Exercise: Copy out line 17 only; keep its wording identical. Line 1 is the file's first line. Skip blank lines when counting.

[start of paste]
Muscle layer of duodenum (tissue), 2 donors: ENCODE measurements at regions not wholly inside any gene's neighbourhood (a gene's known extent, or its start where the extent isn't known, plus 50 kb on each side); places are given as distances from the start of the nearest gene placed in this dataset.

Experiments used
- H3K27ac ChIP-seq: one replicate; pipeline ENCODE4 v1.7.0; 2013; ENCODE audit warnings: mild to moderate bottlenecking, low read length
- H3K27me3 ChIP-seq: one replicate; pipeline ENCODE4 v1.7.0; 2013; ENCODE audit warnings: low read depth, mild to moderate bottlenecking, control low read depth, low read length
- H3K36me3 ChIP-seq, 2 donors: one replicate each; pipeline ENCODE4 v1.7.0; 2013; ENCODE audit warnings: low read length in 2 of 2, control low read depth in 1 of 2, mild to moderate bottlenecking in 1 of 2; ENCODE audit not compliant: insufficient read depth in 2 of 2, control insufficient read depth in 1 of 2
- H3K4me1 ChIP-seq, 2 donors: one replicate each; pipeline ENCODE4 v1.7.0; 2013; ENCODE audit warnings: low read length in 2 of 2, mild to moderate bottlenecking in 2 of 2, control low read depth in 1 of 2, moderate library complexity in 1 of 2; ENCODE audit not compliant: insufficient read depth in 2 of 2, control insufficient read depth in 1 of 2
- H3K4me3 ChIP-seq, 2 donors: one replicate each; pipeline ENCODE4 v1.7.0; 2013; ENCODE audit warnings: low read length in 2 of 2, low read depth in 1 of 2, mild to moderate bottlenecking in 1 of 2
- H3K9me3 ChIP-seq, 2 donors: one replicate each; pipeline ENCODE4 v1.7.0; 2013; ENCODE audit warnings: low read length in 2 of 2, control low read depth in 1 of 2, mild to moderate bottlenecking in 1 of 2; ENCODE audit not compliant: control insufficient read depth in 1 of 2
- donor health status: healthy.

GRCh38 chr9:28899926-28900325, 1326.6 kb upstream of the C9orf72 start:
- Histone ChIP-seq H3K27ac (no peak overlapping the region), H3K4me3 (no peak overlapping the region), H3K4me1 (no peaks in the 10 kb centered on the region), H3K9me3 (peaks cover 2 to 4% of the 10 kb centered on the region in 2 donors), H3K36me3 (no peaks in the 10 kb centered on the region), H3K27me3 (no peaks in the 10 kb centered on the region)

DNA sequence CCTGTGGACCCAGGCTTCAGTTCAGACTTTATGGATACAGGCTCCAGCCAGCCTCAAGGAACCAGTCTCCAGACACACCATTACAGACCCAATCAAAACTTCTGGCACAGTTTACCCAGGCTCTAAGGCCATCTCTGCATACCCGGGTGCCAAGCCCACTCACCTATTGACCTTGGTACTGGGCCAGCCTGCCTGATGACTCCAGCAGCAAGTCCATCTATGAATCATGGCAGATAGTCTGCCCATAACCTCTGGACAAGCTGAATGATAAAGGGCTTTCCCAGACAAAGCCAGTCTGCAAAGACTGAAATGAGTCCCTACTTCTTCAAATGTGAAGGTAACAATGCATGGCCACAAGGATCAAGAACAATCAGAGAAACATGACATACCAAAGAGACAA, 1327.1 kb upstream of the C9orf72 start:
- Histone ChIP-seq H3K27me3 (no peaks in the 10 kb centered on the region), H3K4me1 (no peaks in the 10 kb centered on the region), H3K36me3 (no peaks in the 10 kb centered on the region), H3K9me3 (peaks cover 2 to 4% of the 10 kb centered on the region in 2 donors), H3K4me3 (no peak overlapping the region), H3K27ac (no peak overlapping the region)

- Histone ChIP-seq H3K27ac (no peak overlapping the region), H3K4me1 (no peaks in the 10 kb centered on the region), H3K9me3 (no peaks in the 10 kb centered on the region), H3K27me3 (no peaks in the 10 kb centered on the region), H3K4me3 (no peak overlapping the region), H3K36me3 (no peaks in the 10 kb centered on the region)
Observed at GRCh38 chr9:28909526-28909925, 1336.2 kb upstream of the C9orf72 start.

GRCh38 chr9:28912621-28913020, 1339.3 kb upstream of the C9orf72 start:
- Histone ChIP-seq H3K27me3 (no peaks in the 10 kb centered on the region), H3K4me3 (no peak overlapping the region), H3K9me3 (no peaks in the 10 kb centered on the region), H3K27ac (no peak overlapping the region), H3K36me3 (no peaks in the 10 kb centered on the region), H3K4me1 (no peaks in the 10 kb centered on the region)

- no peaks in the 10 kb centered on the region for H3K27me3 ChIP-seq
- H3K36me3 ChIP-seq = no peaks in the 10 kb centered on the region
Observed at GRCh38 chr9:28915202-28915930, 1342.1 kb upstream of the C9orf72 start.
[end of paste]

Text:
- Histone ChIP-seq H3K27me3 (no peaks in the 10 kb centered on the region), H3K4me3 (no peak overlapping the region), H3K9me3 (no peaks in the 10 kb centered on the region), H3K27ac (no peak overlapping the region), H3K36me3 (no peaks in the 10 kb centered on the region), H3K4me1 (no peaks in the 10 kb centered on the region)